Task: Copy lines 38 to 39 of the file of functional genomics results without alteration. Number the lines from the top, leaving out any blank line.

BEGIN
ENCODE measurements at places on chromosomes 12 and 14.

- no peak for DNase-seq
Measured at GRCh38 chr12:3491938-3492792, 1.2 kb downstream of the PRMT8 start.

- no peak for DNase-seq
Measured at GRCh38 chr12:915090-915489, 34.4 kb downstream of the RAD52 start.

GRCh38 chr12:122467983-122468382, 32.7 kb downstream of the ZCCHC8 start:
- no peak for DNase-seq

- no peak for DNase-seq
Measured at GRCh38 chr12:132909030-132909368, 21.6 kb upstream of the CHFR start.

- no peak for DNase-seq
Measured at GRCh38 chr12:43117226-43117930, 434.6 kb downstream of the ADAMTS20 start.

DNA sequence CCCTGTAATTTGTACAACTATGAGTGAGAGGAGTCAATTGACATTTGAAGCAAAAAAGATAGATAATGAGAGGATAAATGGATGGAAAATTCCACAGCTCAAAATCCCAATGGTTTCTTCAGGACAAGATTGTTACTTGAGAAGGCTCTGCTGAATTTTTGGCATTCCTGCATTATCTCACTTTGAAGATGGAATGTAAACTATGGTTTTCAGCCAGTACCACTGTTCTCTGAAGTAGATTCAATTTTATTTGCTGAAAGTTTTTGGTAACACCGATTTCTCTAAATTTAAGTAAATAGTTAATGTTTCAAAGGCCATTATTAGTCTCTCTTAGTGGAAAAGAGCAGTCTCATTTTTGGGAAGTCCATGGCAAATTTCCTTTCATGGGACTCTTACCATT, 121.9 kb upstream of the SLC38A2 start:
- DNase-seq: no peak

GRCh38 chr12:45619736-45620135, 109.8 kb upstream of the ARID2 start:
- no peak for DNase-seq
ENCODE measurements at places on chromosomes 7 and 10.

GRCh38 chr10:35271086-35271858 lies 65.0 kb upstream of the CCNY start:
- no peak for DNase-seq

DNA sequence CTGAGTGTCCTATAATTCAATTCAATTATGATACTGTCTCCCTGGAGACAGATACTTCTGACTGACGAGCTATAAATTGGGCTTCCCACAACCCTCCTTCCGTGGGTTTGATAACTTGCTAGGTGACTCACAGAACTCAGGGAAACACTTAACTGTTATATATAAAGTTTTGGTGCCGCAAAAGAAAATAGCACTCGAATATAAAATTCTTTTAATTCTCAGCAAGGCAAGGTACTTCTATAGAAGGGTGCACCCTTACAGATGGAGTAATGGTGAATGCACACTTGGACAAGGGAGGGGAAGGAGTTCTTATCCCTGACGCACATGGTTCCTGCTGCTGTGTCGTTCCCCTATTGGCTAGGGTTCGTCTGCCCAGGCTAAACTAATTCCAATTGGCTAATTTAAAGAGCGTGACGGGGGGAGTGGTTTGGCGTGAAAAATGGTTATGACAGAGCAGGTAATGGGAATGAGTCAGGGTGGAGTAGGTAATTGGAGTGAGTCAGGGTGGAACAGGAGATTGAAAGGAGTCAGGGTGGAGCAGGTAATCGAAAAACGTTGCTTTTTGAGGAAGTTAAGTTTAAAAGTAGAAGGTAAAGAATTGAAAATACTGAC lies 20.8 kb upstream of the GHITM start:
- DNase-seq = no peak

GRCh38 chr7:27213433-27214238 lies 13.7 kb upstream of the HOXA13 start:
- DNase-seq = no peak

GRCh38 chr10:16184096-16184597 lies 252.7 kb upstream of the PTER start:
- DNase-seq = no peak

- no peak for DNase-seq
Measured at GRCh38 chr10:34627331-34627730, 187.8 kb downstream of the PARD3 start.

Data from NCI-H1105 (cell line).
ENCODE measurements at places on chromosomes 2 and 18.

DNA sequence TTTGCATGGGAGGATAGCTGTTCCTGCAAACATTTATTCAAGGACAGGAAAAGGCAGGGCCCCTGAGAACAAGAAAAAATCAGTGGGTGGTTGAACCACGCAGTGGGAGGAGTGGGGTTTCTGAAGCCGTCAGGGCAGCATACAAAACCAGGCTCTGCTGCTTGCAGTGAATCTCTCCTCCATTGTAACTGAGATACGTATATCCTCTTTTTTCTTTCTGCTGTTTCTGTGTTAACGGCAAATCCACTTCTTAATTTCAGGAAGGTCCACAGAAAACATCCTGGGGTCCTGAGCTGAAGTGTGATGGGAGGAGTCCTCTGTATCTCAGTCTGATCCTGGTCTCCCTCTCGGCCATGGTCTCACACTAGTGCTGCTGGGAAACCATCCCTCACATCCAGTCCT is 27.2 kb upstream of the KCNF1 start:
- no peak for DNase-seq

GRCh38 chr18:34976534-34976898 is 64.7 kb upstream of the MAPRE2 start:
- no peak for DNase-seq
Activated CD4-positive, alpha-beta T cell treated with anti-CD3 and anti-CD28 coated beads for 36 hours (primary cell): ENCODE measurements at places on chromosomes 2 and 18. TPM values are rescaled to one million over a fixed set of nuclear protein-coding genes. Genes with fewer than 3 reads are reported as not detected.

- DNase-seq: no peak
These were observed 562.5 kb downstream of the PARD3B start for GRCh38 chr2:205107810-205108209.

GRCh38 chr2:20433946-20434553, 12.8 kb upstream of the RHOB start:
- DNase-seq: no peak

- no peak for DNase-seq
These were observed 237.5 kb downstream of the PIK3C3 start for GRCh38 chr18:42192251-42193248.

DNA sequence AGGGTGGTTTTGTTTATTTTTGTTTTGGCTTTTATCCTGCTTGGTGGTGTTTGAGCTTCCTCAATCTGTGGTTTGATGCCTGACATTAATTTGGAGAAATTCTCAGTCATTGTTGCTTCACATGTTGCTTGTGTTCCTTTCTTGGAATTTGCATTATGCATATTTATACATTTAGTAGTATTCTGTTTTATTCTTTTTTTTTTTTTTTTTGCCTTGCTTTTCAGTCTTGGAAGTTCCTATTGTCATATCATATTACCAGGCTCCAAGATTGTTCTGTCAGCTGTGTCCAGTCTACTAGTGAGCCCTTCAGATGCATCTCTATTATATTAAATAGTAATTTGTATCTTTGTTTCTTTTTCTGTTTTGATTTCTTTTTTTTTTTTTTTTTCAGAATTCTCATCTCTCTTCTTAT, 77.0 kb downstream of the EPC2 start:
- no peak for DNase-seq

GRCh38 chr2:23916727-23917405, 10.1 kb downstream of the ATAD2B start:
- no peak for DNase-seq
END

- no peak for DNase-seq
These were observed 237.5 kb downstream of the PIK3C3 start for GRCh38 chr18:42192251-42193248.